We, the people of earth have been invaded by hostile Aliens innumerable times over the last sixty years. At least if you go by Hollywood’s reckoning. Our little blue planet has been targeted by horrible beastly looking creatures and those employing technology far beyond our understanding. A few have come in peace but for most of the intelligent creatures out there we seem to be the best place in the universe to invade. The invaders have found our world a great place to pick up water and other natural resources not to mention humans seem to be a tasty treat in our galaxy. Strangely we never seem to be invaded by vegetarian aliens; vegan Venusians as it were. In almost every case depicted in the unending annuls of science fiction the aliens come at us with a militant take over on their agenda. After all as a of Sci-Fi author Charles Pellegrino has noted high tech rapes low tech. human history sullenly reinforces the accuracy of this axiomatic statement. Even in cases where the aliens initially appear to beneficent there is a wait army in the mother ship. This was a great analogy especially in the fifties when world super powers were still threatening overwhelming force to achieve their idiomatic victories. Communism may have employed more covert means to their end but ultimately it came down to an arsenal of hydrogen bomb. In 1986 master Horror John Carpenter took on the alien invasion genre adding his own unique spin. Since the eighties was the ‘Greed is Good’ decade marked by overindulgence and conservative politics it was only natural that Carpenter considered the earth besieged by aliens bent on domination through Reaganomics. These dastardly creatures did come to blow us away, well not directly. It better suited their purpose to give economic and political incentives to fight ourselves in a giant clash between classes. After thinking about it for just a few minutes this solution is perfectly suited to a highly advanced, aggressive culture. Get the natives to destroy all resistance and hand everything you want over to you in exchange for being accepted by the new world masters. This strategy has worked quite well for centuries when humans used it against our own kind. Add the allure of high tech and the trap never looked so good.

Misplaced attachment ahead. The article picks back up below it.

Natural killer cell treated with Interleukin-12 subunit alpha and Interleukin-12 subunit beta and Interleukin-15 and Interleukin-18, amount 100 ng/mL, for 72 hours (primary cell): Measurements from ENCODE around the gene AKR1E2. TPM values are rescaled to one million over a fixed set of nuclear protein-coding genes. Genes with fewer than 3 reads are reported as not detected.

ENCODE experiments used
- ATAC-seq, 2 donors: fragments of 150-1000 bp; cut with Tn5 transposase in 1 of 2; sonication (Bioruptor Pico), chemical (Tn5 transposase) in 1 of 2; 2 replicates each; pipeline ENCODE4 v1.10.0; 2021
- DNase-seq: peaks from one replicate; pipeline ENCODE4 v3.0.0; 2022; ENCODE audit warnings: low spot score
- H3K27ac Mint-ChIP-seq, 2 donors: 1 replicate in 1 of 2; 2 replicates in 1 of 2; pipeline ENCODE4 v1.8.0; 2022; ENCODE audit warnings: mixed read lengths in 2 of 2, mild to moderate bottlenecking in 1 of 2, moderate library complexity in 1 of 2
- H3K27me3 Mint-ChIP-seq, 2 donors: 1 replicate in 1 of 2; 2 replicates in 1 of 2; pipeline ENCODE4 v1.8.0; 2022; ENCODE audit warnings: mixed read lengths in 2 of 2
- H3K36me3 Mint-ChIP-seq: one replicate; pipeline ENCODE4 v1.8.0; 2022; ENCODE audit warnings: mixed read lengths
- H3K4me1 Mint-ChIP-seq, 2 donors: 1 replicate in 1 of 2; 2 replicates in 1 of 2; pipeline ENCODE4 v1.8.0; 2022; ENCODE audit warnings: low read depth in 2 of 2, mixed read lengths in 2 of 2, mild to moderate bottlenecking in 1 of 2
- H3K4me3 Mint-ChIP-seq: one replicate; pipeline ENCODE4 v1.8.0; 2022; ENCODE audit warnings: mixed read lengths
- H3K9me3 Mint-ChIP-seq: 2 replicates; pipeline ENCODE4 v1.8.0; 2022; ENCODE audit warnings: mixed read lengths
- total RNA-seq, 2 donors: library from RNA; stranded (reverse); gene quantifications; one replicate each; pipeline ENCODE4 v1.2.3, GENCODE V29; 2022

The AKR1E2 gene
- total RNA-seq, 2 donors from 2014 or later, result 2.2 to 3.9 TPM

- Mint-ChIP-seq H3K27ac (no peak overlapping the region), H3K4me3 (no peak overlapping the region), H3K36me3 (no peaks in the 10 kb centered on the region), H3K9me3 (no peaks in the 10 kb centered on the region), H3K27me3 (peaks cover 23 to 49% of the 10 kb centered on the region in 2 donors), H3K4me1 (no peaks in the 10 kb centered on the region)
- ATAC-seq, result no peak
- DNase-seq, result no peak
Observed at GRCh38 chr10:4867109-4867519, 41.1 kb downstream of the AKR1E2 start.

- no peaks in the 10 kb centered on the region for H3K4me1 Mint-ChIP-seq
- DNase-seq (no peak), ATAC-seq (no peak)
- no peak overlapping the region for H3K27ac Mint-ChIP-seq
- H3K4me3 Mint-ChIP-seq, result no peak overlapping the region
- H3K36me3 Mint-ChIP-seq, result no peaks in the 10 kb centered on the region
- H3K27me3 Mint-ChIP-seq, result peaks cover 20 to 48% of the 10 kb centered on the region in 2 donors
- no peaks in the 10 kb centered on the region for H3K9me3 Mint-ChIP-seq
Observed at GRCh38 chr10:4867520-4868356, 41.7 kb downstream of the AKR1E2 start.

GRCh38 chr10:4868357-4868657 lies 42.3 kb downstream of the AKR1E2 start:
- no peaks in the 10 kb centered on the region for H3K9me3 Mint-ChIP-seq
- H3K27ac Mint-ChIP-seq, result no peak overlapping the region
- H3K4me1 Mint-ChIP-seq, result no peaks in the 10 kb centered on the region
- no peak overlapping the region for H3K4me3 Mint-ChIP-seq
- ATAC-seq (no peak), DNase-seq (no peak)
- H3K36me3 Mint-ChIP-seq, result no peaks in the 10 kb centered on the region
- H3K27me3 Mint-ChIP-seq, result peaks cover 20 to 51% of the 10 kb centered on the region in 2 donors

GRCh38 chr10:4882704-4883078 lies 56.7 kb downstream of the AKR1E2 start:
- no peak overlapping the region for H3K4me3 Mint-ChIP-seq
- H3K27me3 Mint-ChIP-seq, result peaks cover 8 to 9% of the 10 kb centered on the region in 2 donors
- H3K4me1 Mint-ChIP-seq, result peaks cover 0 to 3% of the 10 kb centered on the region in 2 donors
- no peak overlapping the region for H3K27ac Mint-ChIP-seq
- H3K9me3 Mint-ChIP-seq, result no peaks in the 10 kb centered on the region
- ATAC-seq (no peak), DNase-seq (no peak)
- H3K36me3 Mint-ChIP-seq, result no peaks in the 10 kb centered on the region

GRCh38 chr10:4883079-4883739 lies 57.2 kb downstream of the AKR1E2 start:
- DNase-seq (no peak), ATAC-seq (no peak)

In a typical fashion for him Carpenter wrote and directed this movie doing what he does best; seamlessly blend horror with modern science fiction. Here he takes the short story ‘Eight O’clock in the Morning’ by Ray Nelson spinning into a tale of a rugged individual who stumbles onto the greatest conspiracy in history; extraterrestrial taking over the world. What is said about the world ending not with a bang but a whimper comes to mind here since the aliens are attacking us with supply side economics in lieu of death ray from flying saucers. At the timer this film was made corporate greed was exploding in the headlines of every major city. Huge cities were going bankrupt unable to pay for the most rudimentary civil services and many social services are denounced as entitlement programs leech funds from the hard working members of society. Homelessness, joblessness and drug abuse were at all time highs in the eighties. What held for this movie twenty two years ago has come back to the American people today making the underlying message of this film as pertinent now as when it was initially released. In fact if it weren’t for the big hair and broad shoulder pads on the women it could pass as a contemporary film.